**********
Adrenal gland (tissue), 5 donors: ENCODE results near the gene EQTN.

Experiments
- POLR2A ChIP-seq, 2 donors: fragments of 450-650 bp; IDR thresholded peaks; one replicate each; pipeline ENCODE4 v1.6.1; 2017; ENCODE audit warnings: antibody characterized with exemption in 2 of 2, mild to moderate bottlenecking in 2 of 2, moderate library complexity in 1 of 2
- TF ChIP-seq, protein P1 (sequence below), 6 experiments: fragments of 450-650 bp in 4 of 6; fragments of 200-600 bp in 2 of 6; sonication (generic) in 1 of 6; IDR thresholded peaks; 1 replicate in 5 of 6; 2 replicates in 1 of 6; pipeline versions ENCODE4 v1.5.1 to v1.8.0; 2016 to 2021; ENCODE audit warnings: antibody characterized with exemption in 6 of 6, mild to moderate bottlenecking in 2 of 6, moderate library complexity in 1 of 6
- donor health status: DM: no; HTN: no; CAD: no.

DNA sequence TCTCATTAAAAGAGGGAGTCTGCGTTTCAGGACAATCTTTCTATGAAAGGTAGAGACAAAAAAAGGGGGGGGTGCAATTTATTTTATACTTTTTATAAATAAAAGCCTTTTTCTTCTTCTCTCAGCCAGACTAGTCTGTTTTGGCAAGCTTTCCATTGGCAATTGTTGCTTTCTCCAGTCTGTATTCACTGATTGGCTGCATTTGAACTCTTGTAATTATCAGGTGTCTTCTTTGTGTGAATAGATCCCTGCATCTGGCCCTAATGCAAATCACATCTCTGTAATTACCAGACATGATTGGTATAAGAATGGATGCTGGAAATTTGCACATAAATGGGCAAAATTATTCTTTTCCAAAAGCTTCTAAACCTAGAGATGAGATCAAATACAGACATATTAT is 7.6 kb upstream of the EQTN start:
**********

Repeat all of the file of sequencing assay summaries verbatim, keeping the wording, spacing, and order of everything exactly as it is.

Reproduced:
Adrenal gland (tissue), 5 donors: ENCODE results near the gene EQTN.

Experiments
- POLR2A ChIP-seq, 2 donors: fragments of 450-650 bp; IDR thresholded peaks; one replicate each; pipeline ENCODE4 v1.6.1; 2017; ENCODE audit warnings: antibody characterized with exemption in 2 of 2, mild to moderate bottlenecking in 2 of 2, moderate library complexity in 1 of 2
- TF ChIP-seq, protein P1 (sequence below), 6 experiments: fragments of 450-650 bp in 4 of 6; fragments of 200-600 bp in 2 of 6; sonication (generic) in 1 of 6; IDR thresholded peaks; 1 replicate in 5 of 6; 2 replicates in 1 of 6; pipeline versions ENCODE4 v1.5.1 to v1.8.0; 2016 to 2021; ENCODE audit warnings: antibody characterized with exemption in 6 of 6, mild to moderate bottlenecking in 2 of 6, moderate library complexity in 1 of 6
- donor health status: DM: no; HTN: no; CAD: no.

DNA sequence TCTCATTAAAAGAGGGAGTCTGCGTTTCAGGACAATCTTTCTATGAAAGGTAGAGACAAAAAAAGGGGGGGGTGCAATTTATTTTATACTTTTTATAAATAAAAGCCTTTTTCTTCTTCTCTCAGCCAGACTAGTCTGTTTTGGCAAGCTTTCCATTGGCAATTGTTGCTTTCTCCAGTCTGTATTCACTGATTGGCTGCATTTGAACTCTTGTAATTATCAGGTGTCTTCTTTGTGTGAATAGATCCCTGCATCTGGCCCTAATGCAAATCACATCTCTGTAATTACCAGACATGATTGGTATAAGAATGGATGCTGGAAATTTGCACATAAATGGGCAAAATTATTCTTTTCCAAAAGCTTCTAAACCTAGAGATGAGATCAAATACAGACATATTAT is 7.6 kb upstream of the EQTN start: